The Temple of Artemis at Ephesus was built in the 6th century BC. Dedicated to the Greek goddess Artemis as a patroness of women in childbirth, it took 120 years to build. Lydian kings including Croesus contributed to the building of the temple, and later, the Persians patronized the cult. The ruins are located near Selçuk, Izmir Province, Turkey.
Herostratus to have his name go down in history burned it down in 356 BC, on a date that coincided with the birth of Alexander the Great. Alexander rebuilt the Temple but it was plundered by the Goths in the third century AD. According to Pliny the Elder, it was built in a marshy area to protect it against earthquakes. To prepare the ground, Pliny recorded that “layers of trodden charcoal were placed beneath, with fleeces covered with wool upon the top of them.” Pliny recorded the length of the new temple at 425 feet and the width at 225 feet. Some 127 columns, 60 feet in height, supported the roof—almost twice the size of the Acropolis in Athens.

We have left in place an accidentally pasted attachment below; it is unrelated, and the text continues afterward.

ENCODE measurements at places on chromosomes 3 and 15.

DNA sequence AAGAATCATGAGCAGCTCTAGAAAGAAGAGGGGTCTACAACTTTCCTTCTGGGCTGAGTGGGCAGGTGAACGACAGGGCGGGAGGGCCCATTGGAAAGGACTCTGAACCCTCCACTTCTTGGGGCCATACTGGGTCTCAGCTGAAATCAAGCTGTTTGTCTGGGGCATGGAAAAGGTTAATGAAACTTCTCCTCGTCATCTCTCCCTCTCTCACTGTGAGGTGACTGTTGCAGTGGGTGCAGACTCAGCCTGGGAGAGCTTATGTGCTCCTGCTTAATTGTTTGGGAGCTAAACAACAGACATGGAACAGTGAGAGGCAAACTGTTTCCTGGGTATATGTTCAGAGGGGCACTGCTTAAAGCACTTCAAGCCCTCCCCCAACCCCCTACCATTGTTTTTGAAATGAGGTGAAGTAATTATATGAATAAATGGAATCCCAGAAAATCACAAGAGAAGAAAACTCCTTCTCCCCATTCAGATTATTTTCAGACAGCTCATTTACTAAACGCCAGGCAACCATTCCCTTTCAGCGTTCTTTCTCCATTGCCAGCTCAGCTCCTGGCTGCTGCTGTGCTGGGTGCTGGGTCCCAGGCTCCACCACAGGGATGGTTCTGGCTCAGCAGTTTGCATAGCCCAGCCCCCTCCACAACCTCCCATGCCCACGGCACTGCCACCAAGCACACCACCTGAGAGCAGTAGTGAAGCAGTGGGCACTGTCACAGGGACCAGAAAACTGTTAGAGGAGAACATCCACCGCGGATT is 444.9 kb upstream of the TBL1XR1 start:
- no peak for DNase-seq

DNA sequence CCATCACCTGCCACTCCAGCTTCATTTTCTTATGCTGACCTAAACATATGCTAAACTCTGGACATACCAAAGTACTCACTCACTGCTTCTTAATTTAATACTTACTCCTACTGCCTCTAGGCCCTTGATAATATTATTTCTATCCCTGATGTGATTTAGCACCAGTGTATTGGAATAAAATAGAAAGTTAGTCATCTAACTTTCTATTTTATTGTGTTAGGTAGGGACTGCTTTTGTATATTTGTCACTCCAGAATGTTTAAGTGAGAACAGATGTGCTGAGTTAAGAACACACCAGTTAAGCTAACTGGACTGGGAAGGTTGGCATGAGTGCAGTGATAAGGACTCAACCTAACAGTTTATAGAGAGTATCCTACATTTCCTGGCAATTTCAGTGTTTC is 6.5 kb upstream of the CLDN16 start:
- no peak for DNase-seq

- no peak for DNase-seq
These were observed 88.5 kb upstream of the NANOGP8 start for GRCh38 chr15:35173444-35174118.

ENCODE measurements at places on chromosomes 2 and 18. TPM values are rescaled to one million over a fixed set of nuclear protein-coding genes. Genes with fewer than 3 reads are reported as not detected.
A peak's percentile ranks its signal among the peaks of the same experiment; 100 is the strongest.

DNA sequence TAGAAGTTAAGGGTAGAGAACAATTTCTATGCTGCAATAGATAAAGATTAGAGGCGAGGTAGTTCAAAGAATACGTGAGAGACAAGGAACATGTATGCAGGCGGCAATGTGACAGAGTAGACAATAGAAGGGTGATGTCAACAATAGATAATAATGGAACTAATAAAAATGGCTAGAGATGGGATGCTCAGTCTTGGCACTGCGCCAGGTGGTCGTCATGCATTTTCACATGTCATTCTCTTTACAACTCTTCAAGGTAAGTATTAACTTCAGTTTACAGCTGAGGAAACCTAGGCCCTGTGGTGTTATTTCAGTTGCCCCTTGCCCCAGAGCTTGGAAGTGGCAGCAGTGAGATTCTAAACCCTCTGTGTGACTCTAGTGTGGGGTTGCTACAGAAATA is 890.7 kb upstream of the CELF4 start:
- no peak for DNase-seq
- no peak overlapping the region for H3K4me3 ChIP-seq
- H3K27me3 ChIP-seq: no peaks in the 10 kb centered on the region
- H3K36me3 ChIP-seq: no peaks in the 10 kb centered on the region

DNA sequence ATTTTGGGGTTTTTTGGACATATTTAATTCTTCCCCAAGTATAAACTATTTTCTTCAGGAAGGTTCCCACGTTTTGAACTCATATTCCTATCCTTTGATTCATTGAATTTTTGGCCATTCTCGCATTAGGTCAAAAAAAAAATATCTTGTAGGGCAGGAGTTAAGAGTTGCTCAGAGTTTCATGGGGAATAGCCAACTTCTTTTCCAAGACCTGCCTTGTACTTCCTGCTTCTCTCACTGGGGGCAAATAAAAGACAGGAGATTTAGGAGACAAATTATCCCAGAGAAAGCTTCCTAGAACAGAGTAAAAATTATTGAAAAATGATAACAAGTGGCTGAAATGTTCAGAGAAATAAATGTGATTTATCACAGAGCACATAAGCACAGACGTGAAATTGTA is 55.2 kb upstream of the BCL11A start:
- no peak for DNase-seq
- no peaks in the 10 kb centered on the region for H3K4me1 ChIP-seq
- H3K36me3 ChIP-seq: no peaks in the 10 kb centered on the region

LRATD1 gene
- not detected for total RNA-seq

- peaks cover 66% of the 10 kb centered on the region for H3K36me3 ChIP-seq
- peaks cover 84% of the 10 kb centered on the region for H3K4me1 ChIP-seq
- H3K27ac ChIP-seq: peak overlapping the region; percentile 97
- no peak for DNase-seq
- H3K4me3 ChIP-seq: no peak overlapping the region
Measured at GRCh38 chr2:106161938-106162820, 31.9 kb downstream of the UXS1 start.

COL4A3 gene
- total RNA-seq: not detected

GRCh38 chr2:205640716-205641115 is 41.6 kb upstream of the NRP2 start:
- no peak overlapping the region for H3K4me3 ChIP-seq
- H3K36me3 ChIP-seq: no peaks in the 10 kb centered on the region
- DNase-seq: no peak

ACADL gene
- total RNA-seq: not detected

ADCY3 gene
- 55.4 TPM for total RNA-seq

St. Paul came to the city in 57 AD to convert the Ephesians to the new religion of Christianity. Paul was so successful that Demetrius—one of the souvenir business owners—feared the people would turn away from Artemis and he would lose his livelihood. He and his fellow vendors seized two of Paul’s companions and a near riot followed during a meeting at the city theater. Eventually, however, the city was quieted, the men released and Paul left for Macedonia.
The temple was rebuilt again, but in 391 AD it was closed by the Roman Emperor Theodosius the Great after he made Christianity the state religion. The temple itself was destroyed by a Christian mob in 401 AD and the stone was recycled into other buildings. Architectural pieces are held in the British Museum but only one of the 127 columns that supported the roof remains.
Tomorrow, Mausoleum of Halicarnassus Rita Bay